A qualified expert is also expensive and using one will add more time to your case. If the parties cannot agree on using one expert for a particular issue, both sides may retain their own experts which could double the time and expense involved. Sometimes even a contested case can be resolved by agreement of the parties once discovery has been completed. In such a situation, your case may proceed to conclusion as a default case which follows the same procedure explained earlier. The two of you may also agree to binding or non-binding arbitration in lieu of a trial.

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If you agree to binding arbitration, the court must render an order consistent with the arbitrators findings. If the two of you still cannot reach an agreement, a good way to avoid going to trial is mediation. The use of mediators in Texas is well recognized and can even be ordered by a court an alternative method of resolving disputes in family law matters. A professional and experienced neutral mediator may be able to help you reach a consensus on all or most the remaining contested issues in your case.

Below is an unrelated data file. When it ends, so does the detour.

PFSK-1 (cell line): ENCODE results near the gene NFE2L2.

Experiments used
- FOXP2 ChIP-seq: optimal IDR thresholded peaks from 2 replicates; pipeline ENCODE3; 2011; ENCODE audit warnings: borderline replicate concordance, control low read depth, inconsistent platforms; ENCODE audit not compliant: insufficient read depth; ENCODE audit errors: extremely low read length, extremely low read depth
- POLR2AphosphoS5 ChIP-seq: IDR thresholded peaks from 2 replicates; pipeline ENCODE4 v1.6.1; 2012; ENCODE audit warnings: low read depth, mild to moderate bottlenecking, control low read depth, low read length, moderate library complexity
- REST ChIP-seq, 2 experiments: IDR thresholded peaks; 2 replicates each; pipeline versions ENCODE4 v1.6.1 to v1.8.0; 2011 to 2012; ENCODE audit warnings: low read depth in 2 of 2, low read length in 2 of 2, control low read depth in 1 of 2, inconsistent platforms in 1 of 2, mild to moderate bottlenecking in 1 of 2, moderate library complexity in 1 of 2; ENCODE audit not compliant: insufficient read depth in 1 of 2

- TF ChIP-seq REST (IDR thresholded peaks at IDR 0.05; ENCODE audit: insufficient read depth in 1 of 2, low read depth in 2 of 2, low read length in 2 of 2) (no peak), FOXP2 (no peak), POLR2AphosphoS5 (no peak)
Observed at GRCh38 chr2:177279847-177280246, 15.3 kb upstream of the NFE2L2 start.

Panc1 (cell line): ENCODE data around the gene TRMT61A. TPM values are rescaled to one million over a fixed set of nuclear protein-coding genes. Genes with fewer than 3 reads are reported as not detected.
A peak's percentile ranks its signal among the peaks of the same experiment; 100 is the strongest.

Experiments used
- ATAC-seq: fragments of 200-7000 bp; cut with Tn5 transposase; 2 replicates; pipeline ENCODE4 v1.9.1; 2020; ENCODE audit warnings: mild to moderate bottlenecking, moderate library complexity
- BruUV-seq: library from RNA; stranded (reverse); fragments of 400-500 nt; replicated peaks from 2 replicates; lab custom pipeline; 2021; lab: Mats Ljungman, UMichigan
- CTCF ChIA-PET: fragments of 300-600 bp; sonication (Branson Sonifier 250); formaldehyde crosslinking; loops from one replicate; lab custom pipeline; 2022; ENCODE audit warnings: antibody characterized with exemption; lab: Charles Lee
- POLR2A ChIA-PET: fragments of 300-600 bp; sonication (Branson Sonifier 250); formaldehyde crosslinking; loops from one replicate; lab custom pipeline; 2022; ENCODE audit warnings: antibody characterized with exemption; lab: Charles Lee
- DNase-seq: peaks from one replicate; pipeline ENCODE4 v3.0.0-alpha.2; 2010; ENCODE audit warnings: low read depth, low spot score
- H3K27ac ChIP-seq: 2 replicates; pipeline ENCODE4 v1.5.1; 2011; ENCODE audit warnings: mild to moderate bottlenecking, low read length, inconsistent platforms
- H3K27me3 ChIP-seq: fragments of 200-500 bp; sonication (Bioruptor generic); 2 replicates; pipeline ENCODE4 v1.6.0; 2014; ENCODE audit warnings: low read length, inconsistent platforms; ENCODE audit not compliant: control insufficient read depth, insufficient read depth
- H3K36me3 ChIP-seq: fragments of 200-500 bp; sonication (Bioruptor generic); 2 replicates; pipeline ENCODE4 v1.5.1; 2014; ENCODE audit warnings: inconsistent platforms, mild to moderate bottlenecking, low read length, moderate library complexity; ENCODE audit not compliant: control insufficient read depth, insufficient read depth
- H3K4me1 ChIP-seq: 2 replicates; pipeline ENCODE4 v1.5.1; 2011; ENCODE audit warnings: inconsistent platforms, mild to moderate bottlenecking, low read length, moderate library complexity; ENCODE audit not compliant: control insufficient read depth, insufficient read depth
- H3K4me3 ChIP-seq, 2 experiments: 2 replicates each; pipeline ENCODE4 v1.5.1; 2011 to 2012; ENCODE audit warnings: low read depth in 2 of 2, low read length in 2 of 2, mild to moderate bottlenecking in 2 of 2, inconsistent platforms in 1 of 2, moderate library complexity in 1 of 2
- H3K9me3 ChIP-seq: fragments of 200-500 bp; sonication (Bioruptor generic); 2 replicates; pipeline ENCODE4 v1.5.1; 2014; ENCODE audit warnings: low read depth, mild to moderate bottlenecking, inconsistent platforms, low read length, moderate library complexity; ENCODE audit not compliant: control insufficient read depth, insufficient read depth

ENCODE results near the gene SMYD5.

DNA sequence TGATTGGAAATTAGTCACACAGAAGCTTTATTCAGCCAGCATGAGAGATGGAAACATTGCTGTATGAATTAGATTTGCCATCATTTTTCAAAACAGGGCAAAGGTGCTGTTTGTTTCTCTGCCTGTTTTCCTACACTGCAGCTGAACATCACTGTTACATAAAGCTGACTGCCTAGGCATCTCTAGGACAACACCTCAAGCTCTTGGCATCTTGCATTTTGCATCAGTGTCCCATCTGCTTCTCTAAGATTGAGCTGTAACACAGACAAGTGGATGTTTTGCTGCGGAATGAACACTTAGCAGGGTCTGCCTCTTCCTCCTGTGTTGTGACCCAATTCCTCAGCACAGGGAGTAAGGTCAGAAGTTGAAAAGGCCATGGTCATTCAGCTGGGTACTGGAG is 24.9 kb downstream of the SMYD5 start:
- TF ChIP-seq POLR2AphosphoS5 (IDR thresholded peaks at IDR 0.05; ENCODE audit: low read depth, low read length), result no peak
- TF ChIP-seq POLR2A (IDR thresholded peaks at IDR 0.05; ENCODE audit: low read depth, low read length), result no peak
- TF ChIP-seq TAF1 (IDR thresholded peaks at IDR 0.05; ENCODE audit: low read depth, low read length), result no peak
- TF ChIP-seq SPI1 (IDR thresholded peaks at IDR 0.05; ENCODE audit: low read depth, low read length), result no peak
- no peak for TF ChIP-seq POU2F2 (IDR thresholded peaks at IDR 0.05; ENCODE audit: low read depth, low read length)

A successful mediation can take as little as a half a day or as long as a couple of days. Unlike a trial which requires hours of preparation and planning, mediation is informal and non-binding unless the two of you agree to make it binding. The goal of a successful mediation is to obtain at least a written outline of the agreement which one or both of the attorneys can develop into a fully binding agreement that can be presented to the court in lieu of a trial. If an agreement is not reached, the next step is trial. By the time your case is assigned a trial date, it has probably been pending for at least several months or more.

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As previously mentioned, formal discovery will definitely increase the time spent on your case, usually upwards of at least a couple of months. It will also take time to evaluate and review the information obtained during discovery. Sometimes the need for additional discovery arises which continues to add time to your case.